They start weekly meetings with Danish folk songs. How cool is that? I read a great post this morning on NiemanLab about a Danish news site called Zetland. It resonated with much of what I hear from members. So here are a few highlights of that story with some usual SIPA-fication:
They have a staff meeting every Tuesday... It's hard to replace the value of getting together—in-person—these days. Cassandra Farrington of Marijuana Business Daily told us that employees there must come to the office 10 am – 3 pm Tuesday to Friday. They started virtual but looping in all parties on key issues just got "frustrating and we were not moving efficiently."
...And start with a Danish folk song. "For Zetland, the singing is part of a larger effort to build a community around the news that's built on trust, understanding, and transparency. That's why the site is forthcoming with its staffers—and its readers—about its operations and business."
Transparency and accountability. Zetland uses the meetings to update staff on the state of the business, subscriber growth and other topics to ensure that "people are really invested in the big picture," editor-in-chief Lea Korsgaard said. Dan Fink, managing director of Money-Media, recently told me they have frequent staff meetings as well. "It creates accountability," he said. "It keeps people on the same page, and culturally it's a valuable element as well. It's important to preach open discussion in other areas, financials being one of them."
Internal communication. A management Slack channel, open to anyone on staff, automatically posts an alert any time a new subscriber signs up, with details of what type of membership they bought and where they came from.
Find your niche. Zetland publishes 3-4 stories every morning. Day-to-day breaking news isn't their focus. Instead they rely on "need-to-know" stories that are more in-depth and explanatory.
Meet your customers—in-person. They invite readers into their office to chat. "When was the last time you sat opposite a prospect and listened to their objections?" asked Robin Crumby, founder of Melcrum and now Novatum Group. "When you come to make recommendations about changes, it's so powerful to be able to quote customers. If it originates with the customer, it has so much more power."
A subscriber-only audio app. This features "Zetland journalists reading their stories, for those who prefer listening to reading. Members can also listen to the stories in their web browser."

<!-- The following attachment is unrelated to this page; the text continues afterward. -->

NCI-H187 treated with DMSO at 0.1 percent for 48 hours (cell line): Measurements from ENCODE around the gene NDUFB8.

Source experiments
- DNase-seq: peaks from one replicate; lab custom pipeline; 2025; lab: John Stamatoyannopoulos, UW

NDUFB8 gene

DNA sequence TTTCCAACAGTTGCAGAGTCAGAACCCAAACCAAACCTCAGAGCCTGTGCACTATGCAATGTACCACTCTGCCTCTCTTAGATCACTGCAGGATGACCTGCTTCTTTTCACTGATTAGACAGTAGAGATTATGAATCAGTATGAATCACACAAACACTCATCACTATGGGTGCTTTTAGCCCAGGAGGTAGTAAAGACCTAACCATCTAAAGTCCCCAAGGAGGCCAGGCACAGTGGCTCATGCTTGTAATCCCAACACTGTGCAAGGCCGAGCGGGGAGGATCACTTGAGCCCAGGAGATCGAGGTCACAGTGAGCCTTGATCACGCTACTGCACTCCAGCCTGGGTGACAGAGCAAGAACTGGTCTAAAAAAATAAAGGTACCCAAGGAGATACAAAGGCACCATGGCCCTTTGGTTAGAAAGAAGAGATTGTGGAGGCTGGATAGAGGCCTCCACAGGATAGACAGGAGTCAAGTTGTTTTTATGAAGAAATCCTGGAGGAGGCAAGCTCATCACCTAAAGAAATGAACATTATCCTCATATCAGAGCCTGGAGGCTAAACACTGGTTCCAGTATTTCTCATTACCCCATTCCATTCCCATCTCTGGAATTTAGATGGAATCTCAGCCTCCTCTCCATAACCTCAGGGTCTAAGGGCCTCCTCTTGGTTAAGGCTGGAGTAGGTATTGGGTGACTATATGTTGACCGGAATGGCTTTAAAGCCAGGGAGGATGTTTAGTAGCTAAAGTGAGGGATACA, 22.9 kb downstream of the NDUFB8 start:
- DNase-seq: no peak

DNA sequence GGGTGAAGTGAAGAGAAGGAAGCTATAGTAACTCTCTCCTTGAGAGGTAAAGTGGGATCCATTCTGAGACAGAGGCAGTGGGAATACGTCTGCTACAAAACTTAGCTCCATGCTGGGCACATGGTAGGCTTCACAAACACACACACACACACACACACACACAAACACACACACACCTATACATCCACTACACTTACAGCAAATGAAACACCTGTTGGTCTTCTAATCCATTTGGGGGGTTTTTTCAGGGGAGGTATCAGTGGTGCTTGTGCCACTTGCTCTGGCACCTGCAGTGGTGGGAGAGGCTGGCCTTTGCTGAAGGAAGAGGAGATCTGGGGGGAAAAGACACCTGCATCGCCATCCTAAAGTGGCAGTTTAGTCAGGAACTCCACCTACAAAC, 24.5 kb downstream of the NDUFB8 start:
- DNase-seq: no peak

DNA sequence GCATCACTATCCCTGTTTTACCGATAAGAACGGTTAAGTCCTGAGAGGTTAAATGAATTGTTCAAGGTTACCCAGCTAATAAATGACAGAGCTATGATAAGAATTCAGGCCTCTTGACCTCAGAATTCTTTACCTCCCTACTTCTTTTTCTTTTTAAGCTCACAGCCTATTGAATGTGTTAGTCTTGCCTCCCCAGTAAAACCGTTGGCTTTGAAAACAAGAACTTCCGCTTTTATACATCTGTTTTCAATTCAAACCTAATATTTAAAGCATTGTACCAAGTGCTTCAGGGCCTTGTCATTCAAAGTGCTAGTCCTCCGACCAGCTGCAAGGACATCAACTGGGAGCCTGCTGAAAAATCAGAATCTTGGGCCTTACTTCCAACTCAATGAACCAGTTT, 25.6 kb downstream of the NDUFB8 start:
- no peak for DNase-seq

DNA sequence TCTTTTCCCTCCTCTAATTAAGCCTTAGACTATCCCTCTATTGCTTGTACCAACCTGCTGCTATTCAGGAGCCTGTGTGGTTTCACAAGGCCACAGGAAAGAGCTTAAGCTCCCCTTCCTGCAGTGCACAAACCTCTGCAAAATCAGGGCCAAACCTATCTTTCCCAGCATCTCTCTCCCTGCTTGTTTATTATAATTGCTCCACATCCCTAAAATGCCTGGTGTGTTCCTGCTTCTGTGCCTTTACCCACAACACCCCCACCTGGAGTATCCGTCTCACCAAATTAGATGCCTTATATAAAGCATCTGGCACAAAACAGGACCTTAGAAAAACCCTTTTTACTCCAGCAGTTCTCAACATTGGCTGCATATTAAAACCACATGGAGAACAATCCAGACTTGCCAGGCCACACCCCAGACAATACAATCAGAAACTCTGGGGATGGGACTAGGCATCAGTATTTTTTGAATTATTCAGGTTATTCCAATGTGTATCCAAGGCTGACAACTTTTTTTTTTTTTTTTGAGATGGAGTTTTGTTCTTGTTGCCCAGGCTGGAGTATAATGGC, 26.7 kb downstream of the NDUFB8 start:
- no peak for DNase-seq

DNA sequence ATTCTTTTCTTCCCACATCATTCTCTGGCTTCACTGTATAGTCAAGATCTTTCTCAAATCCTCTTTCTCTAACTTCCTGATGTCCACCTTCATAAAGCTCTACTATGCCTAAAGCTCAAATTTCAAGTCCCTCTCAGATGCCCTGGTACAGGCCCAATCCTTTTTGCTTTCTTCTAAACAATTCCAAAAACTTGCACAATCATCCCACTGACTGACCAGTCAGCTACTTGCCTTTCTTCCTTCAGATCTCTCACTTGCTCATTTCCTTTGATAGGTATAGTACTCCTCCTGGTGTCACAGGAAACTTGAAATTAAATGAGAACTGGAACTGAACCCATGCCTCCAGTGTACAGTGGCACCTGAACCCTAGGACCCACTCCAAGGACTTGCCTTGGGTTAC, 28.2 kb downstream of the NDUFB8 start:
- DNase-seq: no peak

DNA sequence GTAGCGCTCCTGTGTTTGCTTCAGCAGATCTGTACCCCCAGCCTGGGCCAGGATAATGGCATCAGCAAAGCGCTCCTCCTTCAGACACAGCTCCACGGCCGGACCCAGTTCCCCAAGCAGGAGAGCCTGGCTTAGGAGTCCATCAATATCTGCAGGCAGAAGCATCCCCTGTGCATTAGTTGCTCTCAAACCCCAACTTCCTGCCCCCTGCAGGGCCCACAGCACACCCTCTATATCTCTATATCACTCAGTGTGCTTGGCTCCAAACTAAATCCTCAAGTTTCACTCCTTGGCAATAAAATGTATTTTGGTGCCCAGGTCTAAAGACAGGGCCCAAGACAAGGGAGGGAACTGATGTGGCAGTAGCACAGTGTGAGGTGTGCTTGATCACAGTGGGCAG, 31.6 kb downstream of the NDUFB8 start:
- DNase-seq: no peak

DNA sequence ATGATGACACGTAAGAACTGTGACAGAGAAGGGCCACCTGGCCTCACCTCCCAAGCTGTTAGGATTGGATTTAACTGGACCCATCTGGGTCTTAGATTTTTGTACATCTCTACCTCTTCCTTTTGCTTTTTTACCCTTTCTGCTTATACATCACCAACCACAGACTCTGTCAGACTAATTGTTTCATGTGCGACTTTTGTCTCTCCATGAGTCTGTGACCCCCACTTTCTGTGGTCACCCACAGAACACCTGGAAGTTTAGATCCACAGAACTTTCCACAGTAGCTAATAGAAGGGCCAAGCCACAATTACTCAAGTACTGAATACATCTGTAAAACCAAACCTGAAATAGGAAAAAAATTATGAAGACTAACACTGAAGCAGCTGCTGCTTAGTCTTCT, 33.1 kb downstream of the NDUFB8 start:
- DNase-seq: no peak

Live events. Okay, this is pretty incredible. There's a video that shows a packed event they put on called Zetland Live, featuring their staff. The editor begins as the emcee with some type of fowl mascot behind her. Then we see a woman on a trapeze, a mini-symphony, a reporter talking about his coverage of Afghanistan perhaps, another reporter with footage of himself in Africa perhaps, audience involvement, a sports segment, storytelling, more music and an after-party (where the fowl returns).
"It was in garages at the beginning, but it turned out that it hit something and we could sell out in eight minutes," Korsgaard said. "That was the entry for most people. That's how they got to know us and then they discovered: Wow, they also do written journalism."
Monetize on membership. "The site now has more than 8,500 members. A subscription costs 99 kroner a month (USD $15) or 999 kroner (USD $154.72) a year. Zetland made 6.2 million kroner (USD $970,645) in 2016, and expects to break even within 10 months."
Leverage your members. Members can share stories with unique links that allow non-members to read the story along with a header that says that a specific member shared the story. An ambassador program lets members share free two-week trials of the site with friends.
What do you do best at? Could you make additional money consulting? Zetland runs a consultancy business, where it helps other organizations put on events and offers its staffers as speakers. These are very talented staffers.
Get your audience involved. They asked for names for a new newsletter and then had a vote. Helikopter won. The editor hated it at first but then said, "we can't ask the questions if we don't want the answer. It's been called that since, and of course, it's perfect."